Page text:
Tony Stewart

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Tony Stewart laughs with teammate Bobby Labonte.

Anthony Wayne "Tony" Stewart (born May 20, 1971), is an auto racing driver who has won championships in sprint cars, Indy cars, and stock cars.


Background

Born in Rushville, Indiana, Stewart grew up racing go karts, highly successfully, winning the world karting championship in 1987. He raced three-quarter midgets for a handful of years before moving up to the USAC series. Stewart was the USAC rookie of the year in 1991, and was the National Midget series champion in 1994.

In 1995, Stewart became the first driver to win USAC's version of the Triple Crown, earning championships in all three of USAC's major divisions, National Midget, Sprint, and Silver Crown.

When he wasn't racing Indy Cars, he raced stock cars. Tony also made a handful of starts in NASCAR's Busch Series that year. In nine races, however, he had only a best finish of 16th place. He had more success in a one-time ride in the Craftsman Truck Series, where he finished 10th.

Tony was poised to improve his IRL standing in 1997, but struggled with finishing at times. He failed to finish the first three races of a ten race schedule, but recovered to finish second in Phoenix. At that year's Indy 500, Stewart had a good enough car to win his first IRL race, as he led 64 laps, but tailed off near the end of the race and settled for 5th. Tony finally got his first career win at Pikes Peak, where he led all but seven laps of a 200 lap race. He became the leading contender for the series' championship after a bad slump knocked points leader Davey Hamilton out of first place. Despite an average end to his season, finishing 7th, 14th, and 11th, and five DNFs, Stewart did just enough to beat Hamilton for the IRL title.

As he had done the previous year, he raced a handful of Busch Series races. This time, he was racing for Joe Gibbs, the former (and current as of 2004) coach of the Washington Redskins who was having a lot of success with driver Bobby Labonte in Winston Cup. When Stewart was able to finish, he was in the top 10, and had a 3rd place in Charlotte. Stewart so impressed Gibbs that he was signed to drive the majority of the Busch schedule in 1998 to go along with a full-time IRL schedule.

The double duty did not affect his performance in either series. In the IRL, he won twice and finished 3rd in the championship. His season was something of a disappointment, especially as he finished last in the Indy 500 because of an engine failure.

On the Busch side, he finished in the top-five five times in 22 starts. He came extremely close to winning his first Busch Series race in Rockingham, but was beaten on a last lap pass by Matt Kenseth. Stewart finished a solid 22nd place in 22 (of 31) starts, ahead of six drivers with more starts, and had an average finish that was comparable to some of the series' top 10 finishers. Gibbs had enough confidence in Tony that he was moved into Cup for the 1999 season. With that move, Stewart ended his three year career as a full time IRL driver.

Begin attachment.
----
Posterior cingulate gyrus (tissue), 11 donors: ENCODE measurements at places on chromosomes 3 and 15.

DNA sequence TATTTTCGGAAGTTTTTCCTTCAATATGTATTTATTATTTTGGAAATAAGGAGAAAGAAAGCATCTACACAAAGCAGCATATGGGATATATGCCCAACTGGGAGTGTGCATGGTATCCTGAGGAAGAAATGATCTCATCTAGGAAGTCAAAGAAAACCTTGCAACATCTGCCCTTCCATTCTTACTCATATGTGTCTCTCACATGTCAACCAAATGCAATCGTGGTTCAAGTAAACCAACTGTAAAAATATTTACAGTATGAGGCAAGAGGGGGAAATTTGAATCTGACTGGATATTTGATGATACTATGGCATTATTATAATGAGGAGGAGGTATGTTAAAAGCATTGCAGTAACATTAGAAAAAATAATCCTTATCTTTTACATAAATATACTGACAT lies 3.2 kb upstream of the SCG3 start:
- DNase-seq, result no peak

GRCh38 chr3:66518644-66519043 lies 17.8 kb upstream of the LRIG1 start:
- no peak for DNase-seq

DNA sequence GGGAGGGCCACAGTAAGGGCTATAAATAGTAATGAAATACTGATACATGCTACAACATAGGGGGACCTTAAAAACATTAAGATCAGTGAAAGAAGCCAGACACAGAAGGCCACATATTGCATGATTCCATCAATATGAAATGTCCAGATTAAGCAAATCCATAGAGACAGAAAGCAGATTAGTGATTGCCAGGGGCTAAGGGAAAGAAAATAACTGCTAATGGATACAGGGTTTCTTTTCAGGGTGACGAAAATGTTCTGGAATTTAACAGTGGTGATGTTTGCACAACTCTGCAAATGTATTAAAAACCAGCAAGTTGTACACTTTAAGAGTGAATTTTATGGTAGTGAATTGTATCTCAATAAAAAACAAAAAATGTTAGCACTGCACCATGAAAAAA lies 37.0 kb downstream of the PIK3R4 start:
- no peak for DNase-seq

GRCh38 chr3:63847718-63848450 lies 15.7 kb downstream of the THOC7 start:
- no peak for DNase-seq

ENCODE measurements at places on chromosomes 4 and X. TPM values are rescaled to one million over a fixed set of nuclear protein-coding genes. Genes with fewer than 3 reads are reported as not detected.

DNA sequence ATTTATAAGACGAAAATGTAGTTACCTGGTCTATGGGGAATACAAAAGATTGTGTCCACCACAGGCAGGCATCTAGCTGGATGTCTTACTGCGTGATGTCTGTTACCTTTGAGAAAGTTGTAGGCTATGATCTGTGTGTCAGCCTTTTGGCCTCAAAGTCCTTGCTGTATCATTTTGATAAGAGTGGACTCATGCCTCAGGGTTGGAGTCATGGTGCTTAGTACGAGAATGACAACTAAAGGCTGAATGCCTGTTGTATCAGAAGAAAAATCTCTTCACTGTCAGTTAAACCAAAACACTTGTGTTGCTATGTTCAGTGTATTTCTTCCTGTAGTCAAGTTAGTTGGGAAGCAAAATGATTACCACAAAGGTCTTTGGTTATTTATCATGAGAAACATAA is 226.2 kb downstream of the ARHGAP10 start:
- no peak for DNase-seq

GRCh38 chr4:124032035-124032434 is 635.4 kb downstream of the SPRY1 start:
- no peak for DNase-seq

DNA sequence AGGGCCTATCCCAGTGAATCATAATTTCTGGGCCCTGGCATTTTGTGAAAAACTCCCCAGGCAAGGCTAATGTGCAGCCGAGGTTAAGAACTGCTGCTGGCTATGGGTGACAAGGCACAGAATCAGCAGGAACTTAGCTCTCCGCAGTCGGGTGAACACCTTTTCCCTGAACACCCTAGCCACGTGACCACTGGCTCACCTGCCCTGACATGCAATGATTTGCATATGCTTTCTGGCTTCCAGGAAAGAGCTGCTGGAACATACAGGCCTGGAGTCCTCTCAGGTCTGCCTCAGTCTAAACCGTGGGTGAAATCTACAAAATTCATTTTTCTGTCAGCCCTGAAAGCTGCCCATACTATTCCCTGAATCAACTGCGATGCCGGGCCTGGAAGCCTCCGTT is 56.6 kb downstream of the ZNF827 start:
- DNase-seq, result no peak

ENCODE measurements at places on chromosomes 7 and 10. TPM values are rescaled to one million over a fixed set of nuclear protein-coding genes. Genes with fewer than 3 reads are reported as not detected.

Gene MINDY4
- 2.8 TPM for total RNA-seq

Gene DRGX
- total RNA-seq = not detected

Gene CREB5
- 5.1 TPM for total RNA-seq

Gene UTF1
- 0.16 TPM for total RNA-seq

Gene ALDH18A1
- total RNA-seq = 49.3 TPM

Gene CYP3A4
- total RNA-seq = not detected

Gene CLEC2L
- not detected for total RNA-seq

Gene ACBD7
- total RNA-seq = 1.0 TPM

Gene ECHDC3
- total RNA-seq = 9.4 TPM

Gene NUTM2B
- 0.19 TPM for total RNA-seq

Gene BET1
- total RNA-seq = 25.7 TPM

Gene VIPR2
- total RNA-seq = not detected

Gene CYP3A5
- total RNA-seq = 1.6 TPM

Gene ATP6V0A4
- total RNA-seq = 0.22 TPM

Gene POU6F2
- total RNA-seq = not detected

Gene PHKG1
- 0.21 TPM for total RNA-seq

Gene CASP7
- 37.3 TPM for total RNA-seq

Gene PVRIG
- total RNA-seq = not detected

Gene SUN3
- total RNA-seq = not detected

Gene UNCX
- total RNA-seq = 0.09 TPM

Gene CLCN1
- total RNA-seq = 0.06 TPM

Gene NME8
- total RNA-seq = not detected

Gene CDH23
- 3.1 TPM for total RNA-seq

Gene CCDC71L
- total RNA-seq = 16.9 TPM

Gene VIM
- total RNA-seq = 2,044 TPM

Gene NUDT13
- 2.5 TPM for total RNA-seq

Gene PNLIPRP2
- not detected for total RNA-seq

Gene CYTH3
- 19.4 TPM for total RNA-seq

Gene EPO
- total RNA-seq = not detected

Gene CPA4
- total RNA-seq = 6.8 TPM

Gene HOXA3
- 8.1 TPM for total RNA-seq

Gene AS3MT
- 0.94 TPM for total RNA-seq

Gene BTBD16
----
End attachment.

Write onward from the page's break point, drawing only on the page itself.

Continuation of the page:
Winston/Nextel Cup Years

Stewart started his Winston Cup career with a bang, as he qualified his No 20 Home Depot Pontiac in second place in his first Cup race, the Daytona 500. He showed courage in one of the Gatorade Twin 125 races, when involved in a great battle with Dale Earnhardt for the win. The Intimidator came out on top, but Tony had nonetheless impressed quite a few people with his performance. In the 500 itself, Stewart ran near the front until problems with the car relegated him to a midpack finish.

Stewart spent most of his rookie season wowing people, as his car was often in the top 10. He only failed to finish a race once, and even then he finished 9th. He won a pair of pole positions at short tracks, and tied a rookie record with three victories. He finished his first year an unprecedented 4th in points, the highest points finish by a rookie in the modern era (since 1972), and only bested by James Hylton, who finished 2nd as a first-timer in 1966. Not surprisingly, he ran away with the Winston Cup Rookie of the Year award.

Tony also attempted to race 1,100 miles on Memorial Day, as he attempted to race the Indy 500 during the day and the Coca-Cola 600 in Charlotte at night. His attempt at "The Double" was mildly successful, as he finished in the top 10 at both races, but he fell 10 miles short of completing all of the miles.

Stewart showed no signs of a sophomore slump in Winston Cup in 2000, as he won six races. However, he "slipped" to 6th place in the standings because of a handful of DNFs, and an increase in the number of competitive drivers, among them his teammate Labonte, who won the Cup championship. Tony also began to get some bad press for his on-track incidents. The most well known of these came at Watkins Glen, when he and Jeff Gordon tangled and crashed into each other. Stewart made his displeasure towards Gordon known in an obscenity-laden tirade. The two are still heated rivals to this day.

Tony's 2001 got off to a frightening start, as he was involved in a nasty crash in the Daytona 500 where his car violently flipped over several times. Amazingly, he walked away nearly unscathed. He recovered to win three more races, and as he'd done before, ran near the front most of the season. Statistically, he had a worse season than 2000, but he was the runner up to Jeff Gordon for the Cup championship.